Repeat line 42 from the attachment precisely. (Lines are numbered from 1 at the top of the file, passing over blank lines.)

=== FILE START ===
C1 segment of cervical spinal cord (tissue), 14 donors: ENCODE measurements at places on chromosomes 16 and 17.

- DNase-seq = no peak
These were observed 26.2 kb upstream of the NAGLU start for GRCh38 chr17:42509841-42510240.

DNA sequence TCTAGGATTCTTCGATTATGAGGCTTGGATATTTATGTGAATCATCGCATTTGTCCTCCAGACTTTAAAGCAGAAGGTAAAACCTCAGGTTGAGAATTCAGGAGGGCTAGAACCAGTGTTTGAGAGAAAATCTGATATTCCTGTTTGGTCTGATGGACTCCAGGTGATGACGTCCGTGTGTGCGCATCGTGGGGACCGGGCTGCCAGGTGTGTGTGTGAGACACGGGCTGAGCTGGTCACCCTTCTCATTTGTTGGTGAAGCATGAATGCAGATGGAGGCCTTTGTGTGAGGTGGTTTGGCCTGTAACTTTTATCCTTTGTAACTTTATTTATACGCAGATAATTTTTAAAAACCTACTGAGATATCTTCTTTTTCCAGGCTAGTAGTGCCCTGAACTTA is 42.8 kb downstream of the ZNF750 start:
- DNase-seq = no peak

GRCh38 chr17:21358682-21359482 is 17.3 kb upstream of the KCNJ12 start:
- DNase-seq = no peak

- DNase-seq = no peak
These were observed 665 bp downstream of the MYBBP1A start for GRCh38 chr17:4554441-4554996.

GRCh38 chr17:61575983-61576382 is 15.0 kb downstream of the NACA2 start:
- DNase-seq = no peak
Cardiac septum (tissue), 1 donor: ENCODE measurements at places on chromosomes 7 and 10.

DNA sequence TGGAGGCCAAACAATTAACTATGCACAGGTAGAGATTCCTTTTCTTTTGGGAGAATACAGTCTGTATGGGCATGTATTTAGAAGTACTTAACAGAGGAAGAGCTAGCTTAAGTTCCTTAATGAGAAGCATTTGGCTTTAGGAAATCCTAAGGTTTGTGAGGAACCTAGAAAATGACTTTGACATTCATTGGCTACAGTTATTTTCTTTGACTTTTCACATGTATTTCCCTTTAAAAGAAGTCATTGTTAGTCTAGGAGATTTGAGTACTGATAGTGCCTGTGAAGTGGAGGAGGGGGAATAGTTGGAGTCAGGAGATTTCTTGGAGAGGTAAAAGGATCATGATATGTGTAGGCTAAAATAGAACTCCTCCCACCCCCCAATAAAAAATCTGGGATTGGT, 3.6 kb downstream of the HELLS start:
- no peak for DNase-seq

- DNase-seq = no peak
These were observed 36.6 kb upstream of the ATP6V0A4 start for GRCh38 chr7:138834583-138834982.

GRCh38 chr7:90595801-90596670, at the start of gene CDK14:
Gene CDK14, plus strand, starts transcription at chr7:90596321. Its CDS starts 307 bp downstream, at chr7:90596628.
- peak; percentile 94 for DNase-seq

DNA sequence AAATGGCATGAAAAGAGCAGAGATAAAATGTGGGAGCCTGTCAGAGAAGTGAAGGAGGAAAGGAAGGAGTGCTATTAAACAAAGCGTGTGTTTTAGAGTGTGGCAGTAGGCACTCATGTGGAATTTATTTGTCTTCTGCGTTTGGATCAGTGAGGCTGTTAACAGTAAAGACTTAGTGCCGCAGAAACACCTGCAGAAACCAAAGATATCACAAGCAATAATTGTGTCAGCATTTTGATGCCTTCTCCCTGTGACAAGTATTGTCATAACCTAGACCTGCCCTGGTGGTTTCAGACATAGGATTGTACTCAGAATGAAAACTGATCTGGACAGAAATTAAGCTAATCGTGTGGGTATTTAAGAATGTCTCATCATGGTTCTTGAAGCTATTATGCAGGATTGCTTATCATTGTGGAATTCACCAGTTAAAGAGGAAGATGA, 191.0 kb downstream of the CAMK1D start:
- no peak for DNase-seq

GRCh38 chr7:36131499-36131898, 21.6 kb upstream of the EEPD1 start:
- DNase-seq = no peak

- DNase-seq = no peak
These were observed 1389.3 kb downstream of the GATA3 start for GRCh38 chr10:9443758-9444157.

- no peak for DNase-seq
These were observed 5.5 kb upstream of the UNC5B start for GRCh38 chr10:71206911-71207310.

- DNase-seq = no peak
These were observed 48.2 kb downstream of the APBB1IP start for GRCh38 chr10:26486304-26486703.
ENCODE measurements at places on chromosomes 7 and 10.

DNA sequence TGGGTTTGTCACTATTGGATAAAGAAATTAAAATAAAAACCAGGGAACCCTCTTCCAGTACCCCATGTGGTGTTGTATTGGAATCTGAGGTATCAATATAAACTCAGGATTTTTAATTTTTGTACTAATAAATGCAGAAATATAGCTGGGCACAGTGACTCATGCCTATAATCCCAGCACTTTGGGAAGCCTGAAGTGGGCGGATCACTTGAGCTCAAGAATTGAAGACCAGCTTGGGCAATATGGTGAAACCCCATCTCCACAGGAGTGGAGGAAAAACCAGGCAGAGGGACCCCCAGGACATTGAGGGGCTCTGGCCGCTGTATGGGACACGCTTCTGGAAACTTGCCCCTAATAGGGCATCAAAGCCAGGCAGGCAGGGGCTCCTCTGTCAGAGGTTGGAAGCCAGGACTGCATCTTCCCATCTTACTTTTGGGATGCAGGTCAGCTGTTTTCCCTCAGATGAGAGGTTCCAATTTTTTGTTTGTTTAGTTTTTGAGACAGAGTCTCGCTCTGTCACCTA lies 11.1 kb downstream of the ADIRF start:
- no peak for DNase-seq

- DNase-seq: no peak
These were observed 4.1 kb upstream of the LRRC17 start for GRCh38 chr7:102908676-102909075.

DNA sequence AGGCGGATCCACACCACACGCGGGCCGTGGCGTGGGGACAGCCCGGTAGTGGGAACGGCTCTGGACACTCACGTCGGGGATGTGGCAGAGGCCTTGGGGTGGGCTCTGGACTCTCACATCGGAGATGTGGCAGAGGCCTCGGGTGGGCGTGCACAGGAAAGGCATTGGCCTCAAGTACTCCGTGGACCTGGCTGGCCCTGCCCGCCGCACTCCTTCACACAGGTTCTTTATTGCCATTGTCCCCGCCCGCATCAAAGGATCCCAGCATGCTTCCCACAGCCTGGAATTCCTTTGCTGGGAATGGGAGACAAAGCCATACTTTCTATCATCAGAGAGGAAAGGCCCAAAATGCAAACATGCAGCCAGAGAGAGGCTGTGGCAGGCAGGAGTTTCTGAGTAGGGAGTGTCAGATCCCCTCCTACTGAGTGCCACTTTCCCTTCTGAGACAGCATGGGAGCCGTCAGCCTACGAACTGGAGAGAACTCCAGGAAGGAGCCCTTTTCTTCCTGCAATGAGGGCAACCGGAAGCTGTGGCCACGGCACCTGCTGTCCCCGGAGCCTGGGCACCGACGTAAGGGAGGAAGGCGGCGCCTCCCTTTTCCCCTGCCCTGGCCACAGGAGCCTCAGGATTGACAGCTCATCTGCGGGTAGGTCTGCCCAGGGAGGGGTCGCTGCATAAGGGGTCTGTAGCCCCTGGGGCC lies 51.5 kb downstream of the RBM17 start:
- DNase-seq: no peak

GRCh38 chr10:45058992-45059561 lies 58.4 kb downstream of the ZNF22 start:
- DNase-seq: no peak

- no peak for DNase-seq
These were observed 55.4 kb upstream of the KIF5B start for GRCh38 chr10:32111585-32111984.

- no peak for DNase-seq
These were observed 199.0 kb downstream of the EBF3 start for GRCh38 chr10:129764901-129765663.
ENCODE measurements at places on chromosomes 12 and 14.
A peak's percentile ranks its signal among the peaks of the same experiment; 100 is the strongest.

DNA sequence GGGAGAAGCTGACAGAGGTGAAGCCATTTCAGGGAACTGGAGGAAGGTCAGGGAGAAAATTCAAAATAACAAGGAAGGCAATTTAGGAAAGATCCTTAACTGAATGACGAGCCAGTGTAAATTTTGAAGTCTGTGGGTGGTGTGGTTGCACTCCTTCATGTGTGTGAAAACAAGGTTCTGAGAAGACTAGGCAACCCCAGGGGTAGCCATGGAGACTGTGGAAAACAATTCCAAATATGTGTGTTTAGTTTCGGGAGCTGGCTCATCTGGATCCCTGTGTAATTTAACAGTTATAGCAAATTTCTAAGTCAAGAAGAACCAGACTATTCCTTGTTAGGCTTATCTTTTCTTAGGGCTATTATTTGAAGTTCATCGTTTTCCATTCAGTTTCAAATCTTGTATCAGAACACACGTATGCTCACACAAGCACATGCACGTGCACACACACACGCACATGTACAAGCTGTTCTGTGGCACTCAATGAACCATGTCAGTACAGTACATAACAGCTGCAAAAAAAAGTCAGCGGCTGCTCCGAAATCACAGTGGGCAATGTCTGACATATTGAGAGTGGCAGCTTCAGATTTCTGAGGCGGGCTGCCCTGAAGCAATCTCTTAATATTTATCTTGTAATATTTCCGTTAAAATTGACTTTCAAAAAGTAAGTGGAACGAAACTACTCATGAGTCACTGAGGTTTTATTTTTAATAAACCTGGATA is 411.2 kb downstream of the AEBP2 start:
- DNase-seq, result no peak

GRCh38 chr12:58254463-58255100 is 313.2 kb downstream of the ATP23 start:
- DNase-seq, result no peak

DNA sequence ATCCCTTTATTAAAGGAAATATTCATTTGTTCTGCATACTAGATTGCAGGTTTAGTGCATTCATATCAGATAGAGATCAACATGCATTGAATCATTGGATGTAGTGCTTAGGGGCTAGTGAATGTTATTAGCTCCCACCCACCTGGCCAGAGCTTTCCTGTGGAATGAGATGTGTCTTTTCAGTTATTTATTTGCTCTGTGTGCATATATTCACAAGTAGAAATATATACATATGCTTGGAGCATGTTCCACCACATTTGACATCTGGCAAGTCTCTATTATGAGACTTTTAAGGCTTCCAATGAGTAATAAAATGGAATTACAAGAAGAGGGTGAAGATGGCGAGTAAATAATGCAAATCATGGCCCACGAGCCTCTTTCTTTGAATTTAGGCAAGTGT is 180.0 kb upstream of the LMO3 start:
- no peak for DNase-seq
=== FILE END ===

These were observed 199.0 kb downstream of the EBF3 start for GRCh38 chr10:129764901-129765663.